Arguments From Natural Reason: Plausible or Conclusive?

A Bleg

All right, all you faithful Catholics out there.

I’m about to make a “bleg”; that is, I’m going to beg something of the readers of this blog. I’m going to ask you to spell out, as best you can, in defense of the Catholic faith, the specific arguments from natural reason against a particular type/use of artificial birth control.

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What Prompted The Bleg

Russell Shaw’s article “The Elephant in the Living Room” muses about the widespread disobedience of Catholic couples to the Church’s teaching on contraception. It’s a good article, and there are some thoughtful comments from the readers, too.

One sentence jumped out at me, however:

I support the teaching on two grounds: first, the firm and constant teaching of the Magisterium over many centuries; second, the powerful and sophisticated rational argument against contraception developed by Germain Grisez and his colleagues in the “New Natural Law Theory” school.

There are two reasons presented here in defense of the Church’s teaching: (1.) That it is the consistent teaching of the Magisterium over the centuries; and, (2.) That there is a powerful and sophisticated rational argument against contraception.

Magisterial Consistency

That the Magisterium has taught against contraception consistently and firmly over many centuries seems accurate to me.

I have seen argument to the contrary, from a man who frequently comments here and elsewhere in the Catholic blogosphere.

If I remember the gist of his argument, it leans on (a.) the arguments made against contraception in earlier centuries relying on reasoning or on an understanding of biology which we no longer hold true; and (b.) an assertion that infallibility does not “spread like kudzu” through anything a churchman says, but is confined to particular vehicles (e.g. formal dogmatic definitions); and while the teaching can be found somewhere pretty consistently over time, it cannot be found in those particular vehicles with the consistency or forcefulness required to assert infallibility.

He thus holds that while it is true to claim that the teaching against artificial contraception is the opinion, on a matter of moral theology, of many recent popes and bishops, it lacks the unaltered history which would give it infallibility by the normal route, and the delivery and unambiguous phrasing which would give it infallibility by the extraordinary route.

I think I’m not yet qualified to respond to that argument comprehensively: My four years’ study prior to entering the Church notwithstanding, I am a neophyte. I still find the criteria for infallibility a bit doubt-inducing “at the edges.” (Also I may be misremembering his arguments or leaving bits out. If so, I suspect he’ll pop in to correct me, which I welcome.)

Still, arguments can be proven strong or weak by trying them out to see how they fare, so  I’ll attempt a neophyte’s response to (a.) and (b.) anyway:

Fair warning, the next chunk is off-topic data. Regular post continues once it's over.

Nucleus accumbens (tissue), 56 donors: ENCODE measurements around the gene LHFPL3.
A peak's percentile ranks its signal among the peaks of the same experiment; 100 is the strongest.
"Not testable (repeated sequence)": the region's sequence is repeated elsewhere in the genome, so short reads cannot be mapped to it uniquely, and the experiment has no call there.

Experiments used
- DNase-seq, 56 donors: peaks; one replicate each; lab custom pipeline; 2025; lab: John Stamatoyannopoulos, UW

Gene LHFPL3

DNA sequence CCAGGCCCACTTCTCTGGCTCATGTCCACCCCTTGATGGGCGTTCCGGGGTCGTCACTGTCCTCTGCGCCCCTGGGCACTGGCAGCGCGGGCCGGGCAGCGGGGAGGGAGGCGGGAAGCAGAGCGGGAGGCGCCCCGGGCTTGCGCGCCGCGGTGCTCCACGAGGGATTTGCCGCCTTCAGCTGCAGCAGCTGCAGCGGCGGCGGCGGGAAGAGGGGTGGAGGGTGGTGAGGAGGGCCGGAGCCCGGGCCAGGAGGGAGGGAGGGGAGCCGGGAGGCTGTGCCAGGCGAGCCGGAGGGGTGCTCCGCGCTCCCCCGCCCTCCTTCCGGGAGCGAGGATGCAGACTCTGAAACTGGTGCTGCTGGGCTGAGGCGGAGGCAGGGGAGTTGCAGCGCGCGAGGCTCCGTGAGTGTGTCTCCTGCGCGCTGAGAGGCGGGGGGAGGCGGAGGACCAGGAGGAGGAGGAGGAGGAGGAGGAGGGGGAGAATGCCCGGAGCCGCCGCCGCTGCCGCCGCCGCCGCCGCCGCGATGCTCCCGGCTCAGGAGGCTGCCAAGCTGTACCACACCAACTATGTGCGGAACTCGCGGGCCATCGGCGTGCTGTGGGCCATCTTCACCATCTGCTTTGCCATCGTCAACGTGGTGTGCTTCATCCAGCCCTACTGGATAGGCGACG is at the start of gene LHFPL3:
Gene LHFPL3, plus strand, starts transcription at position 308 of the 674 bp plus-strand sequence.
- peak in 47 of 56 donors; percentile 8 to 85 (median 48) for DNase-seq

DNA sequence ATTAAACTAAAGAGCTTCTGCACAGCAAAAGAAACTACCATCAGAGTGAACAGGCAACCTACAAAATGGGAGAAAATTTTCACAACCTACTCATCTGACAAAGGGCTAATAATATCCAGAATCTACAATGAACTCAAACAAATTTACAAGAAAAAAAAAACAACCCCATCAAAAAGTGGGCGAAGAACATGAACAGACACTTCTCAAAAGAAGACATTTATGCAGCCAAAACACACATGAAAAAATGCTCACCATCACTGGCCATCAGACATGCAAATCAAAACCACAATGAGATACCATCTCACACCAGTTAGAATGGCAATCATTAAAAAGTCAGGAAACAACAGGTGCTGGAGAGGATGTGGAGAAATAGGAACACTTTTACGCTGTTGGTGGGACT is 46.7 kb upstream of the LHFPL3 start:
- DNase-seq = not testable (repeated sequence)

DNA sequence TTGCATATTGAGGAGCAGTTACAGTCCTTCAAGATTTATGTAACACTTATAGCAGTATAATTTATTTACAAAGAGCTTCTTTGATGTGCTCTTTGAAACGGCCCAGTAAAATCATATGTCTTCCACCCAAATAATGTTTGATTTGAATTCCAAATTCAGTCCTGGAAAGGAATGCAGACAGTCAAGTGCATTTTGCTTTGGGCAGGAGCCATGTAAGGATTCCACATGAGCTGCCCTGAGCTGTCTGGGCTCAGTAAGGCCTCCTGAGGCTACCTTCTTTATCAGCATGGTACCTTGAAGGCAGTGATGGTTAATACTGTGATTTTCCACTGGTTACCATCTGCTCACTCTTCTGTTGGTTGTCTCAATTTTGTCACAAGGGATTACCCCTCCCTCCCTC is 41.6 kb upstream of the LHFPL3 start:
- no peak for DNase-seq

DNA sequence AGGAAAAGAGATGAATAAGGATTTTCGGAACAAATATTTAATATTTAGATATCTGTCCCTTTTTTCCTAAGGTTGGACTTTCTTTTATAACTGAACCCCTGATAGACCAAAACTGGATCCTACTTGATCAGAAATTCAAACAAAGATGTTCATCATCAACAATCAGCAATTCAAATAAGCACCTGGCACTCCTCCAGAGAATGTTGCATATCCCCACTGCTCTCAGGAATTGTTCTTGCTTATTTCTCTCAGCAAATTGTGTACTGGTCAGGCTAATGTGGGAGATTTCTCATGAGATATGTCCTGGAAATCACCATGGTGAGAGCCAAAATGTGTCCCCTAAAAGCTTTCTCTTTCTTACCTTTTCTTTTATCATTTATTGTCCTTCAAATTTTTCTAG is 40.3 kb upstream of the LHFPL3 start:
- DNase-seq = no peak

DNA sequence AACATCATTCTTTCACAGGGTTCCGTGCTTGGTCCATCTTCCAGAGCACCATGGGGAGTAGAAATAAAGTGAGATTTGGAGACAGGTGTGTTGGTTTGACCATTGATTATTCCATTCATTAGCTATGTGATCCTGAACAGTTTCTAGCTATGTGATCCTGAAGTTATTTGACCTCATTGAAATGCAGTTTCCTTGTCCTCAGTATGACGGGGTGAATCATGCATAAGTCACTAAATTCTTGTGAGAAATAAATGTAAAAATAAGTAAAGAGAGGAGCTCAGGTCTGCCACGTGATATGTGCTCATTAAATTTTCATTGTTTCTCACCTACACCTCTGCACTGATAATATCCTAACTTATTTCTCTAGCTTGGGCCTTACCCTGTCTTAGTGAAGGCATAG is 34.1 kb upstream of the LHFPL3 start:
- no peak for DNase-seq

(a.) I suppose that the arguments made against contraception in earlier centuries were an attempt to explain an existing tradition received from the apostles, rather than a development of doctrine. Thus the failure of a particular explanation does not defeat the doctrine, as if the doctrine had only originated as the conclusion of a particular argument, but merely leaves the doctrine in need of a better defense.

(b.) We have to avoid an either/or fallacy; e.g. “Either a teaching is found in a Papal Encyclical, preceded by the words ‘I dogmatically define and declare,’ or it isn’t authoritative and is merely some churchman’s private opinion which we may take or leave.” That is an exaggeration of the frequent commenter’s argument, mind you…but I think that his argument, while not so overtly fallacious, nevertheless neglects the ordinary Magisterial authority of the church which, while it may not contain the words “I dogmatically define and declare,” nevertheless carries an obligation of obedience under normal circumstances.

For this reason, when responding to him some months back, I said that even were I not persuaded that the Church’s teaching on contraception was infallible, I would still think (given the unambiguous phrasing of Humanae Vitae, et cetera) that the practice of NFP over and against contraception was obligatory at least as a discipline until the teaching was unambiguously changed. (Indeed, it would not seem too unreasonable were a teaching of that kind imposed solely on the post-Christian West as a penance and corrective for the “pornification” of our public square, even if it were not imposed elsewhere!)

“Powerful and Sophisticated Rational Argument”

So, until other argument worthy of consideration emerges, the question of infallibility and the history of Magisterial teaching is either settled, or a moot point, in my mind at least.

But what about the second assertion given in Shaw’s article, regarding arguments purely from natural reasoning?

Russell Shaw claims that there are sound natural-reasoning arguments confirming the Church’s teaching that it is not morally permissible to use non-abortifacient methods of artificial birth control, either to achieve a morally licit spacing of children, or for disease prevention, in an otherwise morally licit sexual act.